Asaf Jahi rule,
the southwestern minaret "fell to pieces" after being struck by
lightning and was repaired at a cost of Rs. 60,000. In 1824, the
monument was replastered at a cost of Rs. One lakh.
4 Pedestrianization Project
UNESCO World Heritage Site-Tentative List
6 Temple Structure
7 See also
9 External links
The fifth ruler of the Qutub Shahi dynasty, Sultan Muhammad Quli Qutb
Shah, built the
Charminar in 1591, after shifting his capital from
Golkonda to Hyderabad.
Charminar has become a local and national
landmark as well as a global icon of Hyderabad.
Clock of the Charminar
Charminar was constructed at the intersection of the historical
trade route that connects the markets of
Golkonda with the port city
of Machilipatnam.:195 The Old City of
Hyderabad was designed with
Charminar as its centerpiece. The city was spread around the
Charminar in four different quadrants and chambers, segregated
according to the established settlements. Towards the north of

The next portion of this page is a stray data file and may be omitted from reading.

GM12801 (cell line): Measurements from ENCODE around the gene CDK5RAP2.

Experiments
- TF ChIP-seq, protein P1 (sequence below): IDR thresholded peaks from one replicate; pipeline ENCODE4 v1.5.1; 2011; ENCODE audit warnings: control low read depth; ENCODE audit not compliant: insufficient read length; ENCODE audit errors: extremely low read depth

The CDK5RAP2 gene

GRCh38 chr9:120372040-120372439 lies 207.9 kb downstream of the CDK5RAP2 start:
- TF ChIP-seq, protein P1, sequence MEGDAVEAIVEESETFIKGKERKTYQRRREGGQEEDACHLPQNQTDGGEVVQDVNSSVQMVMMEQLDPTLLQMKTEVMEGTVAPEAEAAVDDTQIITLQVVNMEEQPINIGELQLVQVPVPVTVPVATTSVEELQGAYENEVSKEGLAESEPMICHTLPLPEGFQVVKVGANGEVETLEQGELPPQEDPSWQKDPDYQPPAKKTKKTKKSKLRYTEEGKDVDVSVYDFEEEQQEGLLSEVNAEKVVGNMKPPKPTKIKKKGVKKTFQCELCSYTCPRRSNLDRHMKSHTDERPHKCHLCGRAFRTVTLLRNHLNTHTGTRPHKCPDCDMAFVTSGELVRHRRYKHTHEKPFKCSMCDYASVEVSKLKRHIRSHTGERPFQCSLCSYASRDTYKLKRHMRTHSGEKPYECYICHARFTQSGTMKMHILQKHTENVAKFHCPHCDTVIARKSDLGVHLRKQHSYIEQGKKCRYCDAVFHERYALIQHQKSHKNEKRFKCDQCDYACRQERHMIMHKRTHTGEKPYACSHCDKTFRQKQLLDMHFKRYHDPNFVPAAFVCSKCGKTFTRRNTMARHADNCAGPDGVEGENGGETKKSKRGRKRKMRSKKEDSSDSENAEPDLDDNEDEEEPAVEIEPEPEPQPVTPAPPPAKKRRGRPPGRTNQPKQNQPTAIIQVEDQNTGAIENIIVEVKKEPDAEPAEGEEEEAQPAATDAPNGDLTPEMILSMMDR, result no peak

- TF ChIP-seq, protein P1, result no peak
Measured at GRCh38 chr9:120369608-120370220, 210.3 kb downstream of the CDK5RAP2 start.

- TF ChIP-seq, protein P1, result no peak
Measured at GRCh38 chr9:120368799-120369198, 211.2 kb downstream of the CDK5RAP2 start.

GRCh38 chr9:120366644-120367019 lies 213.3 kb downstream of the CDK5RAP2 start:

Charminar is the Char Kaman, or four gateways, constructed in the
cardinal direction.:170 Additional eminent architects
Persia were also invited to develop the city plan. The structure
itself was intended to serve as a
Mosque and Madraasa. It is of
Islamic architecture style, incorporating Persian architectural
A minaret of the Charminar
Night View Of Charminar
Charminar masjid is a square structure with each side 20 meters
(approximately 66 feet) long, with four grand arches each facing a
fundamental point that open into four streets. At each corner stands
an exquisitely shaped minaret, 56 meters (approximately 184 feet)
high, with a double balcony. Each minaret is crowned by a bulbous dome